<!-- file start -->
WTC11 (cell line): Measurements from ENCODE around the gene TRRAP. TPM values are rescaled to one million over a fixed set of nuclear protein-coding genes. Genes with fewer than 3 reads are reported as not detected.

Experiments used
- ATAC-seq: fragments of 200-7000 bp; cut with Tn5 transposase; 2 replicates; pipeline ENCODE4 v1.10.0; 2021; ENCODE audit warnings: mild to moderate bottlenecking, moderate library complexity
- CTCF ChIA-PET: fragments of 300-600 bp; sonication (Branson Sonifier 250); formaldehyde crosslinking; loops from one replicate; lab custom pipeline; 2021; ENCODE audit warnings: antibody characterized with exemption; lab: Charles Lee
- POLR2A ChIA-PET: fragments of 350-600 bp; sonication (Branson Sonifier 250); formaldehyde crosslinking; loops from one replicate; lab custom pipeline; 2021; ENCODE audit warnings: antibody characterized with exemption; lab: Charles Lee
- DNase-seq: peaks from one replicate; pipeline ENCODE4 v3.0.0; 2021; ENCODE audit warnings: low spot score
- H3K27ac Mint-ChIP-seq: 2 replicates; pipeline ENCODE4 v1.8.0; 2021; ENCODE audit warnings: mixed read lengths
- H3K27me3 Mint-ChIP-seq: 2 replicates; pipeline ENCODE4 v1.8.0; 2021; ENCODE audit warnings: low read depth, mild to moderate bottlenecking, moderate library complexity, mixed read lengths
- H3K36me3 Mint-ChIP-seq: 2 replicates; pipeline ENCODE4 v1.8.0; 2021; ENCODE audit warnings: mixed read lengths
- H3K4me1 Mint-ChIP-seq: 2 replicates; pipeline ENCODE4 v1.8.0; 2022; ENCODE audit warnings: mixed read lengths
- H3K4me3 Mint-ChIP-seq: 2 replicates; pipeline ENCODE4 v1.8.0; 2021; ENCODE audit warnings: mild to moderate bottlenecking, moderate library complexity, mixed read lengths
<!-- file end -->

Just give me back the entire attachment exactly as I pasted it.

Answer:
WTC11 (cell line): Measurements from ENCODE around the gene TRRAP. TPM values are rescaled to one million over a fixed set of nuclear protein-coding genes. Genes with fewer than 3 reads are reported as not detected.

Experiments used
- ATAC-seq: fragments of 200-7000 bp; cut with Tn5 transposase; 2 replicates; pipeline ENCODE4 v1.10.0; 2021; ENCODE audit warnings: mild to moderate bottlenecking, moderate library complexity
- CTCF ChIA-PET: fragments of 300-600 bp; sonication (Branson Sonifier 250); formaldehyde crosslinking; loops from one replicate; lab custom pipeline; 2021; ENCODE audit warnings: antibody characterized with exemption; lab: Charles Lee
- POLR2A ChIA-PET: fragments of 350-600 bp; sonication (Branson Sonifier 250); formaldehyde crosslinking; loops from one replicate; lab custom pipeline; 2021; ENCODE audit warnings: antibody characterized with exemption; lab: Charles Lee
- DNase-seq: peaks from one replicate; pipeline ENCODE4 v3.0.0; 2021; ENCODE audit warnings: low spot score
- H3K27ac Mint-ChIP-seq: 2 replicates; pipeline ENCODE4 v1.8.0; 2021; ENCODE audit warnings: mixed read lengths
- H3K27me3 Mint-ChIP-seq: 2 replicates; pipeline ENCODE4 v1.8.0; 2021; ENCODE audit warnings: low read depth, mild to moderate bottlenecking, moderate library complexity, mixed read lengths
- H3K36me3 Mint-ChIP-seq: 2 replicates; pipeline ENCODE4 v1.8.0; 2021; ENCODE audit warnings: mixed read lengths
- H3K4me1 Mint-ChIP-seq: 2 replicates; pipeline ENCODE4 v1.8.0; 2022; ENCODE audit warnings: mixed read lengths
- H3K4me3 Mint-ChIP-seq: 2 replicates; pipeline ENCODE4 v1.8.0; 2021; ENCODE audit warnings: mild to moderate bottlenecking, moderate library complexity, mixed read lengths